Plastic bags costs add up

Plastic bags are not recyclable at curb-side programs. They instead have to be taken to special facilities.

Plastic bags also degrade the final product, a giant cube that recycling facilities sell to other companies, Csapo said. The bags can cost “tens of thousands” of dollars lost in product value, said Csapo, who did not have a position on the Washtenaw fee or the ban bill.

The cost for recycling facilities stripping bags from machinery was a major reason why commissioners approved the ordinance, said Washtenaw County Commissioner Yousef Rabhi, a Democrat who voted for the ordinance. The bags cost the county about $220,000 a year when all the associated costs are accounted for, he said.

“This isn’t supposed to be a revenue source for the county,” Rabhi said about the fee, adding that he hopes it will encourage people to tote their own reusable bags to the checkout lane.

Rabhi said he would be disappointed if the state House approves and Gov. Rick Snyder signs into law the Senate bill sponsored by Sen. Jim Stamas, R-Midland, because they would be “treading on the rights of local government.” The Republican Party also would not be “living up to its own ideals” of advocating local control, he said.

Recyclables sorted by customers arrive Sept. 15 at the Recycling Authority of Southwest Oakland County. Plastic bags are not recyclable at curb-side programs. They have to be taken to special facilities.

Fee seen as financial burden

But Republican lawmakers argue it is unwise to impose a financial burden on businesses such as restaurants, grocery stores and other retailers.

The bill would eliminate a potential “patchwork” of differing laws across the state and stop local governments from imposing “a financial burden on businesses,” said Graves, adding that he has enough support in committee to approve the legislation for a full House vote.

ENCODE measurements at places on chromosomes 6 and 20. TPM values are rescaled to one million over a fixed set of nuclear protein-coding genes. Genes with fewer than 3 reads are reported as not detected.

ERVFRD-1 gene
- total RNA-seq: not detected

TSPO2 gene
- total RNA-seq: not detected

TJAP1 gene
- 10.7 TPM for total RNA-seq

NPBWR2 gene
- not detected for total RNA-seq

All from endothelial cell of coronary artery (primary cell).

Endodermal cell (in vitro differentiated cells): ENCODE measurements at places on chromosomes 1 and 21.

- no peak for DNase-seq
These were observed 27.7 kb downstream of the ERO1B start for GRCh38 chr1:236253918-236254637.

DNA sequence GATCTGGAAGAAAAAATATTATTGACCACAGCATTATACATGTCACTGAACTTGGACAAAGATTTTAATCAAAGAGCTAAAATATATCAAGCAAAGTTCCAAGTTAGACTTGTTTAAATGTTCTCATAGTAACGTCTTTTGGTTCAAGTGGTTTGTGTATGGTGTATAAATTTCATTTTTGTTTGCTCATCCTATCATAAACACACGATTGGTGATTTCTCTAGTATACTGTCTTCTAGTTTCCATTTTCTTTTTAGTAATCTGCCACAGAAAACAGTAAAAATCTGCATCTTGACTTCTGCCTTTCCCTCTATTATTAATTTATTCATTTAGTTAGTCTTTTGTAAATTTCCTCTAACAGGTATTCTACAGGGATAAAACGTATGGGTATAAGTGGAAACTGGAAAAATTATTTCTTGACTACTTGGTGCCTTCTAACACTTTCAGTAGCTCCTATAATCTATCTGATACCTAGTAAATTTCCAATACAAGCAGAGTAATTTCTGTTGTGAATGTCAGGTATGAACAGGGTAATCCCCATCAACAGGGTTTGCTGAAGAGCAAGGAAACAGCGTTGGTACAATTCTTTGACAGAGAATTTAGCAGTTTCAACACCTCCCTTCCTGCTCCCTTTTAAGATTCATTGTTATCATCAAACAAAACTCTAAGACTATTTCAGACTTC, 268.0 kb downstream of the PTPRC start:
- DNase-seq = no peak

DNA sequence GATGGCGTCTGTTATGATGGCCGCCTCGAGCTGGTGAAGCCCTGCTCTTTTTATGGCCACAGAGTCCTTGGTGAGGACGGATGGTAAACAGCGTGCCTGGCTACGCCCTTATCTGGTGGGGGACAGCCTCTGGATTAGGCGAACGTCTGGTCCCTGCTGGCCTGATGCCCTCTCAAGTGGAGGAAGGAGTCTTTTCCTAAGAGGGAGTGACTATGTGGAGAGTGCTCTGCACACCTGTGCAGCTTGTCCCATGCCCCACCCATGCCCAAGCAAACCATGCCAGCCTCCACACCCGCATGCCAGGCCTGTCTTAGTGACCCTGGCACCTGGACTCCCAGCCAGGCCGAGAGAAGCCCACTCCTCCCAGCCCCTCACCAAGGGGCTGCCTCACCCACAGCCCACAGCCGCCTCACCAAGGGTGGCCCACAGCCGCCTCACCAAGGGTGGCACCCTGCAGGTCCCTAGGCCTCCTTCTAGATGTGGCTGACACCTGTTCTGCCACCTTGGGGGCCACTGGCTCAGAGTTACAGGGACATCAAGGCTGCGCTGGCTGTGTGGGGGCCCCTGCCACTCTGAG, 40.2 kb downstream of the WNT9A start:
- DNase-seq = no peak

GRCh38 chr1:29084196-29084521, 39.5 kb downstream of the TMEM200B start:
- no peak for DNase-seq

While he supports local control in most instances, this fee doesn’t apply, he said. “It’s just not a local control issue,” Graves aid. “They’re trying to use that ... in an effort to get a money grab.”

Environmental organizations like the Michigan Environmental Council and Michigan League for Conservation Voters oppose the bill, arguing it would stop local governments from adopting policies to protect the environment at a time when the state doesn’t seem interested.

But retailers argue that it imposes an unnecessary cost on businesses. Stores already promote recycling and encourage customers to buy reusable bags, according to the Michigan Retailers Association.

Shoppers who don’t want to pay extra bag fees often switch to thicker plastic or paper bags, which take more energy to produce, are costlier and generate more waste and greenhouse gases, the industry argues.

“I think it depends on the customer,” said Amy Drumm, vice president of government affairs for the Michigan Retailers Association. But many consumers “may not be able to afford the reusable bag. ... It really depends on your customer and what they want to do.”